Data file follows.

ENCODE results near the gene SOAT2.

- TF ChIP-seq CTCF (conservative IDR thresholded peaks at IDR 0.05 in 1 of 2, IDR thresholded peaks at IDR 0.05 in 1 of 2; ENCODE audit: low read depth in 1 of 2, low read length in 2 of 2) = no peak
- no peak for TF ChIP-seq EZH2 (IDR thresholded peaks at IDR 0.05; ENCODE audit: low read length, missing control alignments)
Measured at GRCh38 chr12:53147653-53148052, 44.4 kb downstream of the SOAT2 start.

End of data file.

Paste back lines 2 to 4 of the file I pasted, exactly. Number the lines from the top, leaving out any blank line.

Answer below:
- TF ChIP-seq CTCF (conservative IDR thresholded peaks at IDR 0.05 in 1 of 2, IDR thresholded peaks at IDR 0.05 in 1 of 2; ENCODE audit: low read depth in 1 of 2, low read length in 2 of 2) = no peak
- no peak for TF ChIP-seq EZH2 (IDR thresholded peaks at IDR 0.05; ENCODE audit: low read length, missing control alignments)
Measured at GRCh38 chr12:53147653-53148052, 44.4 kb downstream of the SOAT2 start.